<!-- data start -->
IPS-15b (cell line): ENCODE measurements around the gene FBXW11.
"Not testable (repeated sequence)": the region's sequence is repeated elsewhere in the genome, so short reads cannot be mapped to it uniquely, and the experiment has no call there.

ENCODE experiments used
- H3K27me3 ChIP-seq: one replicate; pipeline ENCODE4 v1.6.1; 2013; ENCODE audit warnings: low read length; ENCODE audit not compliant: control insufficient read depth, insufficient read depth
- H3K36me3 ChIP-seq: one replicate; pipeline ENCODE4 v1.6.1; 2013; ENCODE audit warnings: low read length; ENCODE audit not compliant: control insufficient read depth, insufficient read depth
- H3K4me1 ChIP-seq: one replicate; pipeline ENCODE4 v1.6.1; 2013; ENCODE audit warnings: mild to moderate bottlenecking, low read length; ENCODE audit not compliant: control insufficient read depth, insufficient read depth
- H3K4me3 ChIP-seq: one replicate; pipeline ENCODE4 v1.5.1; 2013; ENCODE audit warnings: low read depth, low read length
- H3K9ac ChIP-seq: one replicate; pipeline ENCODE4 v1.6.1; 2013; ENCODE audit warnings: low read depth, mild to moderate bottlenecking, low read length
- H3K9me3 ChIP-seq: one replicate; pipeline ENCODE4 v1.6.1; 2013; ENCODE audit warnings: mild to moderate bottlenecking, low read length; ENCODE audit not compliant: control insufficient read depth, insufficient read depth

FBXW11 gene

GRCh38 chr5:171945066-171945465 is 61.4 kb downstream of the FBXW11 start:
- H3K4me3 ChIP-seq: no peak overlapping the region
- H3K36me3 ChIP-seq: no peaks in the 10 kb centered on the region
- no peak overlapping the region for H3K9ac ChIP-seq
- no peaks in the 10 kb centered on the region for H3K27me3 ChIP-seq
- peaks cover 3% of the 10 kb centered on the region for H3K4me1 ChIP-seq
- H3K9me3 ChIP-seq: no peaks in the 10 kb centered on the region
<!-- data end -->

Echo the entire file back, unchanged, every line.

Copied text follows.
IPS-15b (cell line): ENCODE measurements around the gene FBXW11.
"Not testable (repeated sequence)": the region's sequence is repeated elsewhere in the genome, so short reads cannot be mapped to it uniquely, and the experiment has no call there.

ENCODE experiments used
- H3K27me3 ChIP-seq: one replicate; pipeline ENCODE4 v1.6.1; 2013; ENCODE audit warnings: low read length; ENCODE audit not compliant: control insufficient read depth, insufficient read depth
- H3K36me3 ChIP-seq: one replicate; pipeline ENCODE4 v1.6.1; 2013; ENCODE audit warnings: low read length; ENCODE audit not compliant: control insufficient read depth, insufficient read depth
- H3K4me1 ChIP-seq: one replicate; pipeline ENCODE4 v1.6.1; 2013; ENCODE audit warnings: mild to moderate bottlenecking, low read length; ENCODE audit not compliant: control insufficient read depth, insufficient read depth
- H3K4me3 ChIP-seq: one replicate; pipeline ENCODE4 v1.5.1; 2013; ENCODE audit warnings: low read depth, low read length
- H3K9ac ChIP-seq: one replicate; pipeline ENCODE4 v1.6.1; 2013; ENCODE audit warnings: low read depth, mild to moderate bottlenecking, low read length
- H3K9me3 ChIP-seq: one replicate; pipeline ENCODE4 v1.6.1; 2013; ENCODE audit warnings: mild to moderate bottlenecking, low read length; ENCODE audit not compliant: control insufficient read depth, insufficient read depth

FBXW11 gene

GRCh38 chr5:171945066-171945465 is 61.4 kb downstream of the FBXW11 start:
- H3K4me3 ChIP-seq: no peak overlapping the region
- H3K36me3 ChIP-seq: no peaks in the 10 kb centered on the region
- no peak overlapping the region for H3K9ac ChIP-seq
- no peaks in the 10 kb centered on the region for H3K27me3 ChIP-seq
- peaks cover 3% of the 10 kb centered on the region for H3K4me1 ChIP-seq
- H3K9me3 ChIP-seq: no peaks in the 10 kb centered on the region